NAB Asset Servicing (NAS) is set to replace BNY Mellon with Citi as its global custodian, ending an association spanning about 20 years. The decision follows a review undertaken this year and may well involve closer involvement between the two in other aspects of their custody businesses.
Matt Brown, NAS chief executive, launched his strategy internally late last month, with a key plank being an upgrade of capabilities across the service offering. Brown, who worked in various senior securities servicing roles internationally with Citi prior to joining NAS last year, and before that with State Street in New Zealand and Australia, confirmed the review last week but said no final decision had been made. His opposite number at Citi, Martin Carpenter, likewise said he was unable to comment following a report on talks between the two companies in the Australian Financial Review on August 5.
It is understood that at the internal NAS strategy launch it was emphasized that clients should have a portfolio of the best possible products going forward. NAS did not need to own all the technology or the infrastructure to do that.
NAB was able to get a good look at some of the global custodians last year when it embarked on what it called ‘Project Soda’. This was a review by the parent bank with a view to either selling the whole or part of NAS. It decided to do neither but the uncertainty it caused in the marketplace made some clients nervous and NAS subsequently has lost several large clients, most recently the $50 billion VFMC.
Cementing a new global partner – especially one which has demonstrated a willingness to expand in asset servicing in Australia – is likely to assuage these concerns. It may, in fact, give both NAS and Citi a big fillip in the Australian marketplace, representing a brand new offering based on established capabilities and experience.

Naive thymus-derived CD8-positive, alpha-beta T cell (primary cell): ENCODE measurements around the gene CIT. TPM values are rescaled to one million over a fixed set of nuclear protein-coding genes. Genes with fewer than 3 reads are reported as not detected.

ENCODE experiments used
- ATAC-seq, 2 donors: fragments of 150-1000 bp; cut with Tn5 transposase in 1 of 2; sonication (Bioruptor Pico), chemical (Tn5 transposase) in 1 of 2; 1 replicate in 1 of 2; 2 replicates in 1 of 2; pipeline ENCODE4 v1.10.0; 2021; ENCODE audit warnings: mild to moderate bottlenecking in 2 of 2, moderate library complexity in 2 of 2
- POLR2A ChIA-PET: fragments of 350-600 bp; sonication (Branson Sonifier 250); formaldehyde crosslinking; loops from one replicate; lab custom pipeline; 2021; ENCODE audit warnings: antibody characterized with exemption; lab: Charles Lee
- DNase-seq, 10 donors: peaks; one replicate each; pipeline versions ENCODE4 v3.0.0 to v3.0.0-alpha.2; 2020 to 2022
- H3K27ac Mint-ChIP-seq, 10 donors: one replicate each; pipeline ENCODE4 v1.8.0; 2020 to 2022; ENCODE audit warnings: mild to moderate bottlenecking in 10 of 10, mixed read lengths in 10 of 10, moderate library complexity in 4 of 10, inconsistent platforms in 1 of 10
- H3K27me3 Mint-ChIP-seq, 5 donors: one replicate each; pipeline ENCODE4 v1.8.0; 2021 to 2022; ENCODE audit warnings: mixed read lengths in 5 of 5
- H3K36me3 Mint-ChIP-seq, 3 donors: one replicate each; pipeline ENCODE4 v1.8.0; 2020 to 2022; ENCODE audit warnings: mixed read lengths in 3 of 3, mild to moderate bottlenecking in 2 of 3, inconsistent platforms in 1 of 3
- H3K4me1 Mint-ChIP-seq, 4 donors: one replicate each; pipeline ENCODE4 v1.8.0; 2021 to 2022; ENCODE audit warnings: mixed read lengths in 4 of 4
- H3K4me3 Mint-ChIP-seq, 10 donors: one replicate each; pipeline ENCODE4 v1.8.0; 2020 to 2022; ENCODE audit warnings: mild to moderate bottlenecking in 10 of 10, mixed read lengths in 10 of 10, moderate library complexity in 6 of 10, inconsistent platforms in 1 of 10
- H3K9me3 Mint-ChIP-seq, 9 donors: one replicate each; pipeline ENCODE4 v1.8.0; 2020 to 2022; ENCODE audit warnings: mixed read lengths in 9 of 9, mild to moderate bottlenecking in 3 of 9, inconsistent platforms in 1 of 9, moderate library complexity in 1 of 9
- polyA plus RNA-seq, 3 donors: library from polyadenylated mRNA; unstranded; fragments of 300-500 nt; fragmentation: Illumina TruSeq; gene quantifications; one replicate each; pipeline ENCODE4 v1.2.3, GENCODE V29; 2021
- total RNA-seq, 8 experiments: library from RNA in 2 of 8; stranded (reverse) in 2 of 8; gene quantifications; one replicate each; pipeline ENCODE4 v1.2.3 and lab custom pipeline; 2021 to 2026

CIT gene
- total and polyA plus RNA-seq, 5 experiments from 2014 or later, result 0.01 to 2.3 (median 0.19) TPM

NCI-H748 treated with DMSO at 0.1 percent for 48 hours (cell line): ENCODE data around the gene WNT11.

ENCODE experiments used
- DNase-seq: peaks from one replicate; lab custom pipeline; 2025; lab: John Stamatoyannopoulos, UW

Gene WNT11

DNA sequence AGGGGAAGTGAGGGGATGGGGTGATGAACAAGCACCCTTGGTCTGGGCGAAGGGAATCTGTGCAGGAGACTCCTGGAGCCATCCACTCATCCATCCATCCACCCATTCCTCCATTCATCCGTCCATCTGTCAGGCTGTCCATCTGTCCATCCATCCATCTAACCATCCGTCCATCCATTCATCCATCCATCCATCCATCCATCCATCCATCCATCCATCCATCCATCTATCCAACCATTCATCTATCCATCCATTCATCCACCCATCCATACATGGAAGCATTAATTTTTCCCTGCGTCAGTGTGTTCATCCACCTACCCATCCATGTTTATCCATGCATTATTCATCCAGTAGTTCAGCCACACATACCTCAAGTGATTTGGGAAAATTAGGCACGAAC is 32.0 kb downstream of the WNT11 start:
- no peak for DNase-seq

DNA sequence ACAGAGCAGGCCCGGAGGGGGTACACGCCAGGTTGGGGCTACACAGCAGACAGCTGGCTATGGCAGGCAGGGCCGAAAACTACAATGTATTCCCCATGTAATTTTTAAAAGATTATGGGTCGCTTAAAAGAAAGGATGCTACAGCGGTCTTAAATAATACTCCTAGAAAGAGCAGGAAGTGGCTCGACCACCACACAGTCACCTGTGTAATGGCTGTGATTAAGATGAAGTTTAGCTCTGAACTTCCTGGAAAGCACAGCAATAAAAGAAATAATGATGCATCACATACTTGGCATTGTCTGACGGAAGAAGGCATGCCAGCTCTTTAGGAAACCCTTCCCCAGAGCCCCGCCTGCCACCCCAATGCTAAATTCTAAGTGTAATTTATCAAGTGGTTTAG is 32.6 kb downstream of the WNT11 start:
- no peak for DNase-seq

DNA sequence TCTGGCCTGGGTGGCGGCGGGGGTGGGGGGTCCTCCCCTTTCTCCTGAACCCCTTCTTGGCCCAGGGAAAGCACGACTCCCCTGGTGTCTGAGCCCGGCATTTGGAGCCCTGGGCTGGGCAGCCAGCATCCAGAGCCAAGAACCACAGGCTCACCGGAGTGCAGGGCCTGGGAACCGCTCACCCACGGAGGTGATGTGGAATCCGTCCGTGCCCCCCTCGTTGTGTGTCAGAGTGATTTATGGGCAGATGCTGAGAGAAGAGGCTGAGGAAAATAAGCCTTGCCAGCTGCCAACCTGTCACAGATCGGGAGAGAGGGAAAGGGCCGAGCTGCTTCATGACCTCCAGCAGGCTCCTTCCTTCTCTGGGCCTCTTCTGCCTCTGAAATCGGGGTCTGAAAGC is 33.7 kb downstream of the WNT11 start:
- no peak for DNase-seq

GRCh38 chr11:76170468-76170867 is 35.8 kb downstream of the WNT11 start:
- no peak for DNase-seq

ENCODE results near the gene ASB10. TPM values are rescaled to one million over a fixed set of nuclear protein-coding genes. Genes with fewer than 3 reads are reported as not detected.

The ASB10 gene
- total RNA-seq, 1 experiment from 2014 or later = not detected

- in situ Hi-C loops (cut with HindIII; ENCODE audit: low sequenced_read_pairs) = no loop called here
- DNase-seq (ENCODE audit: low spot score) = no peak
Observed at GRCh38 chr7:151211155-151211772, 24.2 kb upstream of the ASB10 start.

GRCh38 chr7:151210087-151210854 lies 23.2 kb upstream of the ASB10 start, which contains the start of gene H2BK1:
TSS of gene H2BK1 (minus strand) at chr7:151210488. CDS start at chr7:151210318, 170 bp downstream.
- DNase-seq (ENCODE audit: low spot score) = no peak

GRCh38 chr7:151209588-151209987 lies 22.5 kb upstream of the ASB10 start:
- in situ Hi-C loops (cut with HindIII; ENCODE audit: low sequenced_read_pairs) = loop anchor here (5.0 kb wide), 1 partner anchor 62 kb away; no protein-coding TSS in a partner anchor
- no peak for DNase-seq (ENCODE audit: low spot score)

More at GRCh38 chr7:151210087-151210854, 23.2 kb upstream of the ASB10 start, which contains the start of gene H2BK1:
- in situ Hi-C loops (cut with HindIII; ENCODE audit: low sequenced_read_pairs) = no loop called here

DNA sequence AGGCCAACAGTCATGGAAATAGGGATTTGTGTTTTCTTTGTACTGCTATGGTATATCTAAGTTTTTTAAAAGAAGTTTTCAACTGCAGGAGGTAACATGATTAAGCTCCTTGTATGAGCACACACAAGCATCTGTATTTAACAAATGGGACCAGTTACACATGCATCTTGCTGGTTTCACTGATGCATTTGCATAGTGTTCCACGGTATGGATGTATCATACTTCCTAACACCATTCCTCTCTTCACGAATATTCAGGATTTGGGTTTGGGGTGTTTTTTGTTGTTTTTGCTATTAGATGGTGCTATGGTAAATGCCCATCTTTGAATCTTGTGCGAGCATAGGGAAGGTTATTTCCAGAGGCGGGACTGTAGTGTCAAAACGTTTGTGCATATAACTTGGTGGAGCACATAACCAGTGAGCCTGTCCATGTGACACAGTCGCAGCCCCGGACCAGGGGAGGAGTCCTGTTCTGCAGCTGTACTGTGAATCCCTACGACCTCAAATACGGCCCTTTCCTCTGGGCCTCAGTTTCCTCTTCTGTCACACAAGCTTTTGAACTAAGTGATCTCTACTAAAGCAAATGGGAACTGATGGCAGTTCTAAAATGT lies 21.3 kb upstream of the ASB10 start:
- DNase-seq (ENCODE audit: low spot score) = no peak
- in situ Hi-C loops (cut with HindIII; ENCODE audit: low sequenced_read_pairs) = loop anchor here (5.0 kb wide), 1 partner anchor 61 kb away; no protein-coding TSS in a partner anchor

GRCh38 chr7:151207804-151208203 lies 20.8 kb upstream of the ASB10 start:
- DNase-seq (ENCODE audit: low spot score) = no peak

NAS is still the largest custodian in Australia by a wide margin. It looks after (safe keeping and accounting and reporting for) about one-third of all of Australians’ superannuation assets. It is also the only remaining Australian-owned custodian.
Citi, which for years focused on domestic – known as ‘sub’ – custody in Australia, ramped up its small master custody business in 2013 with a successful bid for the full service of HostPlus. This was Citi’s first industry super fund client and a headline-grabbing win away from JP Morgan, which is the second-largest custodian in Australia. Prior to that Citi’s only super fund client was the Commonwealth Bank’s staff officers’ fund. Citi does all of Colonial’s and Commonwealth Bank’s sub-custody. It also won the Australian business of Dimensional Fund Advisors.
Rumours about a new deal have been swirling around the industry for several weeks. The rumours are a little more complicated, though, than just a swap of BNY Mellon for Citi on global, which should be a fairly clean and easy transaction.
It has been rumoured that Citi may pass over to NAS some of its master custody business, including Host and, perhaps, Dimensional’s Australian business. The Citi/Dimensional arrangement, however, is a global one. It has even been suggested that the Commonwealth Bank’s staff super fund may be novated for master custody to NAS, as unlikely as that may seem.
Rumours around sub-custody are more complicated still. Because asset servicing is a low-margin, scale-oriented business, add-on services such as cash and foreign exchange management are important to the provider’s bottom line. Therefore, when scale has been achieved, as both Citi and NAS have in their sub-custody businesses, they are unlikely to want to give up much of that. An interesting example is State Street, the world’s second-largest custodian after BNY Mellon. State Street outsources sub-custody in all markets except North America and the UK. In Australia it uses HSBC, which is the biggest sub-custodian locally.
* Greg Bright is publisher of Investor Strategy News (Australia)